February 5, 2013 |
Embracing the promise of personalized medicine, Fox Chase Cancer Center is offering a high-tech DNA test that can identify the genetic mutations driving an individual patient's cancer. Other leading medical centers and biotech firms are launching similar tests, which should help doctors make cancer care more effective and less toxic. Experts say this customized approach will become increasingly important as the arsenal of drugs that target cancer genes grows. For patients at the forefront, however, the value of cutting-edge DNA testing is hard to predict.
August 11, 2014 |
Sam Rennix could be forgiven for assuming that the worst was behind him after triple-bypass surgery in 2010. Then, last summer, his throat became sore, like something was stuck in it. Unlike many men, Rennix, who lives in Springfield, Delaware County, and is manager of Wolfe Pool Supply in Narberth, doesn't hesitate to see a doctor when something's amiss with his health. Perhaps it's because he's married to an intensive-care nurse and knows all too well that procrastinating can turn a curable problem into a death sentence.
October 25, 2014 |
While there is much hopeful news these days on the cancer treatment front, a new report finds that many patients are suffering from unmet financial, emotional, and physical needs. Many struggle with serious anxiety, fatigue, and difficulty working, according to the Cancer Support Community report. As they live longer, patients say they need more help coping with long-term side effects. A significant portion have skimped on medical care and many have cut spending on food to save money.
December 16, 2011 |
Fox Chase Cancer Center will become part of the Temple University Health System, officials announced Thursday. The combination, which is expected to close next summer, will join two prominent Philadelphia health-care institutions, both of which have faced fiscal difficulties lately. Temple, based in North Philadelphia, will get a nationally recognized research partner that could help it compete with other academic medical centers in the region. Fox Chase, which will keep its name, will get a bigger referral base for patients, room to expand at Temple's Jeanes Hospital next door, and a chance to save money as health-care reform further squeezes the dollars available for clinical care and research.
August 30, 2011 |
BEFORE SHE got sick, Hannah Max was many things: stellar math and biology student, passionate horse rider, lover of sushi. Since her diagnosis with Stage IV, high-risk neuroblastoma - a rare and deadly childhood cancer that attacks the nervous system - the 13-year-old is now a medical trailblazer, too. And you, Daily News readers, are partially responsible for that. So thank you for what you've done, not just for Hannah but for other children in desperate need of cancer care in Philadelphia.
October 4, 2012 |
Revenue growth at area health systems was uneven in the fiscal year ended June 30, with the biggest systems showing strong gains while smaller competitors scraped out, at best, meager increases. Revenues from patients at Holy Redeemer Health System in Meadowbrook, for example, have been nearly flat since 2009. They were $336 million in the year ended June 30. That was $2 million more than in 2009 and $3.5 million less than in 2011. At Montgomery County neighbor Abington Health, patient revenues have been stuck at about $760 million for three years in a row, reflecting a widespread challenge that hospital executives attribute to changing medical-treatment methods and the weak economy.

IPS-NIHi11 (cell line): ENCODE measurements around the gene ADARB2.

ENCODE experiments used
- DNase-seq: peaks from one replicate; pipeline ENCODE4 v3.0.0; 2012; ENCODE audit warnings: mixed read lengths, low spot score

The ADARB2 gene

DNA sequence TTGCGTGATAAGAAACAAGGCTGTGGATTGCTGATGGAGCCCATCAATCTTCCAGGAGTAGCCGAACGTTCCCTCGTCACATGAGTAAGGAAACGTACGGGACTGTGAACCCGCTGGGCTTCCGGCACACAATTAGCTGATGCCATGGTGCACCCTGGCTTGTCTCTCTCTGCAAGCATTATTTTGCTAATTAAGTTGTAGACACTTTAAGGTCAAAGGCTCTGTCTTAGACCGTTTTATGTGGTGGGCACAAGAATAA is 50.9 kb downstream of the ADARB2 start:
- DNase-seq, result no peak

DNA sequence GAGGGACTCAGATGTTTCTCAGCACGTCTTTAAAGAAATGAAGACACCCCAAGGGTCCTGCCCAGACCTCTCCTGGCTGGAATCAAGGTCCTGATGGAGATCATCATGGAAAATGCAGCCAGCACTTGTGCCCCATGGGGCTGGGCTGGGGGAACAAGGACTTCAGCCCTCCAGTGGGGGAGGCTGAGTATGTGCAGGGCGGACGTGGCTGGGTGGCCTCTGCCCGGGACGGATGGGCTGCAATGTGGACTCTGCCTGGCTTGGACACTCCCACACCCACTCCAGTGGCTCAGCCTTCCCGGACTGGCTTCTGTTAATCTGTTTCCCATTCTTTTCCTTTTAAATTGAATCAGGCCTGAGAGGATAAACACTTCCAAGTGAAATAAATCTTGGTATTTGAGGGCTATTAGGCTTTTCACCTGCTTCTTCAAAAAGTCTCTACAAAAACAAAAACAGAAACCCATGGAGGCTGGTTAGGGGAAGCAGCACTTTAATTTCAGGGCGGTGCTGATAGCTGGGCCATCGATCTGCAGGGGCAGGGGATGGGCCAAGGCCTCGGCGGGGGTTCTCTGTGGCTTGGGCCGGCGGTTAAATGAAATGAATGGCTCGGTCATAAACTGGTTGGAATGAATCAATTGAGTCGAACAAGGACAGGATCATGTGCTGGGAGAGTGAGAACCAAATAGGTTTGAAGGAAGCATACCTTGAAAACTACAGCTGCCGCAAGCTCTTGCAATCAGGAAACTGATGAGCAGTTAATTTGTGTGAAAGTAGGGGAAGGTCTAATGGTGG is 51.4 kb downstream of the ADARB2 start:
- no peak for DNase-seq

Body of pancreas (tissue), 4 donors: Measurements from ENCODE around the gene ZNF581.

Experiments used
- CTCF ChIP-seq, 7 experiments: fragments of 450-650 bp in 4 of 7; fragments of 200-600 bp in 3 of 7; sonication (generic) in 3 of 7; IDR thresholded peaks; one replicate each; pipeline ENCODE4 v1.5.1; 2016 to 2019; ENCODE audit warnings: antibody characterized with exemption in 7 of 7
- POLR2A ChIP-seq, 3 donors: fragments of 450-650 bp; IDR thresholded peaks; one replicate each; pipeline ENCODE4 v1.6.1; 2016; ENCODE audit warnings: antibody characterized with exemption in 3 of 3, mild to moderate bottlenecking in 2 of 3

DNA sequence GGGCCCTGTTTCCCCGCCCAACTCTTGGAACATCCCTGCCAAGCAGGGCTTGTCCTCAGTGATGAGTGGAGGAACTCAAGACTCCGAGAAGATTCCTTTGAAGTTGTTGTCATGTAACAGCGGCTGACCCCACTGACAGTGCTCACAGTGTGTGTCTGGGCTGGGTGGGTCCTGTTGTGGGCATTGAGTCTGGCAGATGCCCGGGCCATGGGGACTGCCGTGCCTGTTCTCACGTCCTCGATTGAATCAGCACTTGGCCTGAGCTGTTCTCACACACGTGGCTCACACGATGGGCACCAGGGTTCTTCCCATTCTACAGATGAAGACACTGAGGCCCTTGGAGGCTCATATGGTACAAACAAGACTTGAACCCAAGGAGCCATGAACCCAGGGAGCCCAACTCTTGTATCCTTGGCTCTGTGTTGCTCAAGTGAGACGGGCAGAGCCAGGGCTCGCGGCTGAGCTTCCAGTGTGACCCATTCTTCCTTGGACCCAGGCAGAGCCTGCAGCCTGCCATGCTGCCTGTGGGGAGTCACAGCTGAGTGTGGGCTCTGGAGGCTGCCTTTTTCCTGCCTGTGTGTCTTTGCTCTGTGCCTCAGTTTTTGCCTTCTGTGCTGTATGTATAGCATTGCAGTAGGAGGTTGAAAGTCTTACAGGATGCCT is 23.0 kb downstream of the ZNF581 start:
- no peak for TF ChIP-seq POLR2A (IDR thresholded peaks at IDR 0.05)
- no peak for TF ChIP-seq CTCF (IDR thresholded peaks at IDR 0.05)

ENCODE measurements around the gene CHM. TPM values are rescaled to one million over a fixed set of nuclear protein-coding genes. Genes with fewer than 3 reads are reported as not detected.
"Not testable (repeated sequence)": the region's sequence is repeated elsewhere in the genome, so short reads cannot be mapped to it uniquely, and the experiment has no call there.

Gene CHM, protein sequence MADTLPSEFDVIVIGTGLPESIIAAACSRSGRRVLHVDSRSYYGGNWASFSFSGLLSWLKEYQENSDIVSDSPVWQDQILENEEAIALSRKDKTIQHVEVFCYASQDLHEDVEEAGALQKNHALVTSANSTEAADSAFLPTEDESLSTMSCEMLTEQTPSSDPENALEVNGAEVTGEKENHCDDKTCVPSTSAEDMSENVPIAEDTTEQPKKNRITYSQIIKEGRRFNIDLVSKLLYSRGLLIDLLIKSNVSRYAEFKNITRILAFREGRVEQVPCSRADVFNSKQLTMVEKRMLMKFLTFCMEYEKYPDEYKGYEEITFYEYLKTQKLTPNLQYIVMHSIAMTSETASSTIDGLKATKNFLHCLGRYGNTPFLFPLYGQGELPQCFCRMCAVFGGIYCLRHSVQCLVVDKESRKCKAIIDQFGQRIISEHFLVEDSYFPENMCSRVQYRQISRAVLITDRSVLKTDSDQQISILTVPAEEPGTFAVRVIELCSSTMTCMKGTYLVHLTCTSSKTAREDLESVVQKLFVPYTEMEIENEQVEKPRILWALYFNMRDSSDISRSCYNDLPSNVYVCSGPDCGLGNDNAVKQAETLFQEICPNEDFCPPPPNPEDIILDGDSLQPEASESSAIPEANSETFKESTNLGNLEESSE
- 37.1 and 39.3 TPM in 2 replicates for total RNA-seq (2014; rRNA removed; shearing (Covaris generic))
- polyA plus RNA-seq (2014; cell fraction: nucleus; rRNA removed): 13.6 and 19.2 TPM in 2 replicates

February 3, 2009 |
Between May 2006 and March 2007, Cheryl Bayard's life was all about fighting her breast cancer. There was surgery, radiation and chemotherapy to endure. She saw doctors and nurses constantly. Then it was over. Except that it wasn't. "All of a sudden, they say, 'That's it,' " said Bayard, a retired art teacher who lives near Tylersport in Montgomery County. "You're left with, Now what?" Bayard was on her own to piece together information about her future medical needs from fellow survivors, guest speakers at support groups and her doctors.
December 7, 2011 |
SAN ANTONIO - New research casts doubt on a popular treatment for breast cancer: a week of radiation to part of the breast instead of longer treatment to all of it. Women who were given partial radiation were twice as likely to need their breasts removed later because the cancer came back, doctors found. The treatment uses radioactive pellets briefly placed in the breast instead of radiation beamed from a machine. At least 13 percent of older patients in the United States get this now, and it is popular with working women.
December 27, 2010 |
For many cancer patients, the main obstacle to getting treatment in Philadelphia is not health insurance, side effects, or lack of therapies. "Twenty percent of appointments are canceled because patients can't get there," said Gerald Furgione. As executive director of Phillycarshare, Furgione has figured out a way to help: Enlist volunteers to drive cancer patients to treatment in car-share vehicles, at no cost to the drivers or riders. The Phillypatientride program, believed to be unique in the United States, will hit the road Jan. 4. Reduced car-share fees will be covered by the American Cancer Society, Hahnemann University Hospital, and Temple University Hospital.